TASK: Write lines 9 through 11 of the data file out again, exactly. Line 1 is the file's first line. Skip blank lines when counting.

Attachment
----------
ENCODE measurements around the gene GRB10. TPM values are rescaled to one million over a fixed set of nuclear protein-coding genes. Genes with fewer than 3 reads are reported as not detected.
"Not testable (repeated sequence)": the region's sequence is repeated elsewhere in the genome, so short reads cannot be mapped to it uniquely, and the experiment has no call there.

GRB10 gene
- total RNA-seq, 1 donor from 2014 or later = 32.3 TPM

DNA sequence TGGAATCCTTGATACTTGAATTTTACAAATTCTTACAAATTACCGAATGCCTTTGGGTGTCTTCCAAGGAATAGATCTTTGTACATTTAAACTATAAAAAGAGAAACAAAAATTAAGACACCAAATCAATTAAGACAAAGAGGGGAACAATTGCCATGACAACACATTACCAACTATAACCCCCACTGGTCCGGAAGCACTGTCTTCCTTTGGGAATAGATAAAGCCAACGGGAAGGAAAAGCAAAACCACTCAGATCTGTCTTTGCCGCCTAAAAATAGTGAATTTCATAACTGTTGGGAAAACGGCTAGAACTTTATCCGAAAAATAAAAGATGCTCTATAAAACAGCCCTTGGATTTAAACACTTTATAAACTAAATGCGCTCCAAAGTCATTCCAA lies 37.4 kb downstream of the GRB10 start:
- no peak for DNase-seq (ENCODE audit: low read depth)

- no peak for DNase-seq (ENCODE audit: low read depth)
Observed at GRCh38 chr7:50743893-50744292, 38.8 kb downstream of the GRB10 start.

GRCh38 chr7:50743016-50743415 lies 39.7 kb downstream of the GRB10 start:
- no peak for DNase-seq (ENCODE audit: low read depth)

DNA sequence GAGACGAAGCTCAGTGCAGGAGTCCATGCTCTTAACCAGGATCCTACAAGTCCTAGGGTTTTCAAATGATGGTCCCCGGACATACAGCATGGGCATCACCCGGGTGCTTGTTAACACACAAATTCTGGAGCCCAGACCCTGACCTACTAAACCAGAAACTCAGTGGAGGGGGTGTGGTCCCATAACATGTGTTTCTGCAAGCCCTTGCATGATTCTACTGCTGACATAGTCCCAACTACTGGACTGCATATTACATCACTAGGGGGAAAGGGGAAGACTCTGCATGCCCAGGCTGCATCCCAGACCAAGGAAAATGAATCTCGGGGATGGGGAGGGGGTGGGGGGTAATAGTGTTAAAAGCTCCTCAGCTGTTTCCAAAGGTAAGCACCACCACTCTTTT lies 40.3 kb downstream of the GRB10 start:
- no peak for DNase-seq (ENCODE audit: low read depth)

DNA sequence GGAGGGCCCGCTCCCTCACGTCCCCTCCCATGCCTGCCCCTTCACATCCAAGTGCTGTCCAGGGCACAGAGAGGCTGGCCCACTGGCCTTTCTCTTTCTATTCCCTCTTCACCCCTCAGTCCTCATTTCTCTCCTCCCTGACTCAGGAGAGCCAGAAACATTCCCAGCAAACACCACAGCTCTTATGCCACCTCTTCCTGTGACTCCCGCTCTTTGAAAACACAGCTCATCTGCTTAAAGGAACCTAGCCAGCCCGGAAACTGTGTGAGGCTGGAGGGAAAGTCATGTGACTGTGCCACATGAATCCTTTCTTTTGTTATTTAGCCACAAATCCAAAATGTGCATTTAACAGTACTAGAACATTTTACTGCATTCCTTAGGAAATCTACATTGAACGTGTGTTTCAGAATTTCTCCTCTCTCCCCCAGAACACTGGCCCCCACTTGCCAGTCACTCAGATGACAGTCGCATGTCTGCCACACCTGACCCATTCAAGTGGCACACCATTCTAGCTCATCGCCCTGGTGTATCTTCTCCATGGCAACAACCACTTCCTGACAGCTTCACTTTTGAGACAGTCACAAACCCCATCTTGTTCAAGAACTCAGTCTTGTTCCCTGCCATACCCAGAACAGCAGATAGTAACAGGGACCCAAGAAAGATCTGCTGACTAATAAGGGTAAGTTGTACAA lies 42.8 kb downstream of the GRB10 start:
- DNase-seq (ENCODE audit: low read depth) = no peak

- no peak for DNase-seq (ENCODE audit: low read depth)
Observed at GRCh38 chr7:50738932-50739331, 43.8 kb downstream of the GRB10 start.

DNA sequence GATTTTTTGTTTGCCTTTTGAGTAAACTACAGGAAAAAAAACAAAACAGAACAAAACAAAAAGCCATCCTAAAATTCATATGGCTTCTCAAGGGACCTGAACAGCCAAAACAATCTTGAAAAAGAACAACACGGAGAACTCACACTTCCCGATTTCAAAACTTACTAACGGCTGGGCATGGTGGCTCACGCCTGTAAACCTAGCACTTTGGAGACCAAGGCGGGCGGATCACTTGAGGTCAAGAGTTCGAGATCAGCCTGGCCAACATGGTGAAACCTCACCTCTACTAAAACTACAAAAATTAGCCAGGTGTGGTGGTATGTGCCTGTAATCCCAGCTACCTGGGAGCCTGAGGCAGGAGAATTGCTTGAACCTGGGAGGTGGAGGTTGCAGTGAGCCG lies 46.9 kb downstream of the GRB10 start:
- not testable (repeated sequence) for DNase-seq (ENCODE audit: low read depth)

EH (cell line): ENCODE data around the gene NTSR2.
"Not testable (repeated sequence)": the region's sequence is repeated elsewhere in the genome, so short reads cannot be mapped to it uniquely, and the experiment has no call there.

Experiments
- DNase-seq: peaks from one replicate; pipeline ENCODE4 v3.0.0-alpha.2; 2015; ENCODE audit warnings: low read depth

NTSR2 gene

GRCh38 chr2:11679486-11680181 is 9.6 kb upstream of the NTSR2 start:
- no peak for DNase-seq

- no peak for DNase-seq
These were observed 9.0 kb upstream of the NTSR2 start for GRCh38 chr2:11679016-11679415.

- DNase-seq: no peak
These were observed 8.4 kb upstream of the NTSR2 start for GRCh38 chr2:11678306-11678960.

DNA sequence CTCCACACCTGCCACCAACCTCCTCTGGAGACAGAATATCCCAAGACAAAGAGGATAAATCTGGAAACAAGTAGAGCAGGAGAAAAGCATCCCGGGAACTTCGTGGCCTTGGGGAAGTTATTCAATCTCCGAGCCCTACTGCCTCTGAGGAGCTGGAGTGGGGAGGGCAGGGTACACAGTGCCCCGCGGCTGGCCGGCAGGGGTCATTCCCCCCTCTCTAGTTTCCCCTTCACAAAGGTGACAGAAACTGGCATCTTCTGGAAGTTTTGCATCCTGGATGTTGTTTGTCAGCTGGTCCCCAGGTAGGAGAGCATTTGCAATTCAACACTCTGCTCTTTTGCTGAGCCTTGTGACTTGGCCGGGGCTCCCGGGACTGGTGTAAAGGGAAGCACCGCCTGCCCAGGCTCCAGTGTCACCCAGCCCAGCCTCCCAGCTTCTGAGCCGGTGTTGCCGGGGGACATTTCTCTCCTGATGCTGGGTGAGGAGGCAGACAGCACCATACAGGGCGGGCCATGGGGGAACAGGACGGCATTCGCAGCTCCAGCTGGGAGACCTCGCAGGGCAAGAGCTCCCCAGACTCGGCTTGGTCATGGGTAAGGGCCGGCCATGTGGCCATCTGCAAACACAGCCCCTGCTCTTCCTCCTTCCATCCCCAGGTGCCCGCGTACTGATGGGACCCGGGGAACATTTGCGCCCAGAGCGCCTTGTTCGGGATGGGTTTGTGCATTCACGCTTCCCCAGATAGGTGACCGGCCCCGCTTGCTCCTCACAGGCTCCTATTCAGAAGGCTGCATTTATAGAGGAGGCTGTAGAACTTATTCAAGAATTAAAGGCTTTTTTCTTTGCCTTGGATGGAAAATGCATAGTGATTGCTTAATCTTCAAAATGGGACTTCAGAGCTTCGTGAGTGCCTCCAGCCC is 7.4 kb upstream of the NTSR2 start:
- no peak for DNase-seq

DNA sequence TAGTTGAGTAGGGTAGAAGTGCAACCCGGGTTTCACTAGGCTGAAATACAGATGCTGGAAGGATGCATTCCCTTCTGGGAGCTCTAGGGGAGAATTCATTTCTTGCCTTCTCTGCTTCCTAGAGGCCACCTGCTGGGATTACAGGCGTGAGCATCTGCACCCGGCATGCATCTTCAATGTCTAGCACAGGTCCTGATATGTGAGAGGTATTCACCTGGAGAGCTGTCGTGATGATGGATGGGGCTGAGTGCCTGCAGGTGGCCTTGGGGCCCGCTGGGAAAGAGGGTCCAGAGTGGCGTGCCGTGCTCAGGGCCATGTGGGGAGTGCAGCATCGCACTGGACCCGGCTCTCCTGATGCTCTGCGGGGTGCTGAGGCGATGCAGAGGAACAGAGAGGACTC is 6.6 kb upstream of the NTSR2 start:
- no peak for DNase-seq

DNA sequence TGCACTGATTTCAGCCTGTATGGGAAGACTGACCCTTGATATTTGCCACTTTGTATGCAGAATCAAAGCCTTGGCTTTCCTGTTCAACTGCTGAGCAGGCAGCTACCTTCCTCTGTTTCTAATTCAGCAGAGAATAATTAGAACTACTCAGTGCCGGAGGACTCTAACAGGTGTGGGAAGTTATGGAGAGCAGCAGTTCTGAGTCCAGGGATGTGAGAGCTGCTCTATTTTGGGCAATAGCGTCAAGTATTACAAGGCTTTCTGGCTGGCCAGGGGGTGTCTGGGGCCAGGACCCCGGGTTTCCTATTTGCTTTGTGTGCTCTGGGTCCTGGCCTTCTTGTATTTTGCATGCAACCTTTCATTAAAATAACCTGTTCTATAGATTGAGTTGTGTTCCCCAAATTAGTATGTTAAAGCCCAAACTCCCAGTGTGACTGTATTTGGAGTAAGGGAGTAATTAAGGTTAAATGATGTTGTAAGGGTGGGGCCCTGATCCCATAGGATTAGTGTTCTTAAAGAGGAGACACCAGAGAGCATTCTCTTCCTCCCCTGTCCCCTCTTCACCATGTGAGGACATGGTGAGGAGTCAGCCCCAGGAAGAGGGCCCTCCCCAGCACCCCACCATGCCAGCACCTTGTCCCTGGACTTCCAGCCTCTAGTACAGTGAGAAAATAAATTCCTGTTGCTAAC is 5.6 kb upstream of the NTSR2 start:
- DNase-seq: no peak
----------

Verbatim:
GRCh38 chr7:50743016-50743415 lies 39.7 kb downstream of the GRB10 start:
- no peak for DNase-seq (ENCODE audit: low read depth)

DNA sequence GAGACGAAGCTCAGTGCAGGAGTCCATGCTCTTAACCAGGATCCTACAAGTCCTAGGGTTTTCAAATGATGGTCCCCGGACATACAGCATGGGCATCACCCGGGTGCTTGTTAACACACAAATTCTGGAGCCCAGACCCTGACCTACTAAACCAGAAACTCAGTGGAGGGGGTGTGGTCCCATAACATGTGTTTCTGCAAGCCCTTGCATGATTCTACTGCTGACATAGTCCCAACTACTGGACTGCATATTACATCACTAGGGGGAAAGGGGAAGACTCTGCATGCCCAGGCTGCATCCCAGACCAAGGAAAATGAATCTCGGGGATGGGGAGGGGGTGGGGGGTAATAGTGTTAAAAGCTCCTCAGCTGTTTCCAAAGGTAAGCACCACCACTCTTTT lies 40.3 kb downstream of the GRB10 start: